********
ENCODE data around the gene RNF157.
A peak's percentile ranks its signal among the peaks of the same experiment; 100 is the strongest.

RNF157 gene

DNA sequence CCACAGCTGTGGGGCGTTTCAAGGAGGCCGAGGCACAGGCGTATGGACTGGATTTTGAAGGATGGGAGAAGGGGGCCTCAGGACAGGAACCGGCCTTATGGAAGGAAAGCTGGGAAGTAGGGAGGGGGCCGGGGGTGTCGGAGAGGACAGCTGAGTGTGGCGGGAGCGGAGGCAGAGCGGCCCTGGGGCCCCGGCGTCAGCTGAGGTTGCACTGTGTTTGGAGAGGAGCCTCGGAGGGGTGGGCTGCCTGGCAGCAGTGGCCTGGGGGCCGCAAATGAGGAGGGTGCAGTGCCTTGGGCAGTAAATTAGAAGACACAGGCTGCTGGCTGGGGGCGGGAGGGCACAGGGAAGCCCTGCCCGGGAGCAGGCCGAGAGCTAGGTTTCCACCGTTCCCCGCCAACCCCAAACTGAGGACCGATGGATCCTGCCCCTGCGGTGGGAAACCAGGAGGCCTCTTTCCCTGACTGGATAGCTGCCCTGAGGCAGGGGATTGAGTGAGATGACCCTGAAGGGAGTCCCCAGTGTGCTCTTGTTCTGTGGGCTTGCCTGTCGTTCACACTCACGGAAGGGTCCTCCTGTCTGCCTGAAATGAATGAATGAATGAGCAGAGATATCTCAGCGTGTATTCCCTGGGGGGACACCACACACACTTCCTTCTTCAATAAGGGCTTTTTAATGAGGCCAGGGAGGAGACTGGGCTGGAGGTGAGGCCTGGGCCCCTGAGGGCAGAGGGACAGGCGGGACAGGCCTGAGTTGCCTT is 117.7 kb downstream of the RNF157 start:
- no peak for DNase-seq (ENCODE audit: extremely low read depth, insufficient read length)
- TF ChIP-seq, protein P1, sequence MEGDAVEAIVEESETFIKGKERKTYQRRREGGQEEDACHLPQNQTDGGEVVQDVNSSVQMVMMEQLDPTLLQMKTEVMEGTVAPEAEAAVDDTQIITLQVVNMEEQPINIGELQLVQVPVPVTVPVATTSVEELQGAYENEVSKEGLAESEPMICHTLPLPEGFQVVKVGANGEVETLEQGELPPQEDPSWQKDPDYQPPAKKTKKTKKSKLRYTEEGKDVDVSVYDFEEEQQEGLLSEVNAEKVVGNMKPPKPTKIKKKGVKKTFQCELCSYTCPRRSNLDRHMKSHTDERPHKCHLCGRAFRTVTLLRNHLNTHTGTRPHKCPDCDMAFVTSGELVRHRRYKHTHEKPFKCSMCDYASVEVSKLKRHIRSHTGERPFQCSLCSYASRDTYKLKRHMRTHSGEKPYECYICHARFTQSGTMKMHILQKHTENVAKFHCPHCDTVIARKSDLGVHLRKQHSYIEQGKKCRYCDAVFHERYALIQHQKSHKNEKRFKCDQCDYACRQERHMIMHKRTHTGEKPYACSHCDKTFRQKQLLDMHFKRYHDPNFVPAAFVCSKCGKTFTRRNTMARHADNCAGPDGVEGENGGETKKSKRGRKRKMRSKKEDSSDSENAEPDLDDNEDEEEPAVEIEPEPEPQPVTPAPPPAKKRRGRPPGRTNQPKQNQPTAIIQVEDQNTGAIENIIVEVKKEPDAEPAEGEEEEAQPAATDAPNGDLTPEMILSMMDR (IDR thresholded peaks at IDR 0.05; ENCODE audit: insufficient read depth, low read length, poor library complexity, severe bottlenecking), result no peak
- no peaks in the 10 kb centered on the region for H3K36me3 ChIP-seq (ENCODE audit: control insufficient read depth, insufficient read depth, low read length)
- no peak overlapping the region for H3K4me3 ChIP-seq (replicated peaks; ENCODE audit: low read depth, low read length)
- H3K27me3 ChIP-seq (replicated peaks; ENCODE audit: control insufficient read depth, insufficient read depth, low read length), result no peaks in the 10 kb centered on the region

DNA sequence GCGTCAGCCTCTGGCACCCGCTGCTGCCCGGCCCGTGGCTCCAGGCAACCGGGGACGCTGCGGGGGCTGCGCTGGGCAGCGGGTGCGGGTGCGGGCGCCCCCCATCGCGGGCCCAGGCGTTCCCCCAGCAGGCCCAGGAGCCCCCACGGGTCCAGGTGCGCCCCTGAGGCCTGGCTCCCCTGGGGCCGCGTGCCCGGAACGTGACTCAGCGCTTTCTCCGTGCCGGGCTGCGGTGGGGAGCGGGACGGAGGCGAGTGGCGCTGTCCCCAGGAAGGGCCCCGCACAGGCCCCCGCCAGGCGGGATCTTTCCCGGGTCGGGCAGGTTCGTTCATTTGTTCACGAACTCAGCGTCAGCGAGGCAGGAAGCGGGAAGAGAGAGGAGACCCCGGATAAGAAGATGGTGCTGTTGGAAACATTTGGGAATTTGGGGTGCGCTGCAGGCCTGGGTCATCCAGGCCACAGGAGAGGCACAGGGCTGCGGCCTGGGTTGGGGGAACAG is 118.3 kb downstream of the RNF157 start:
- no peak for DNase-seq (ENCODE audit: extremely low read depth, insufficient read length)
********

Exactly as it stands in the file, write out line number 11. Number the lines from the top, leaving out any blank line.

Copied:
- no peak for DNase-seq (ENCODE audit: extremely low read depth, insufficient read length)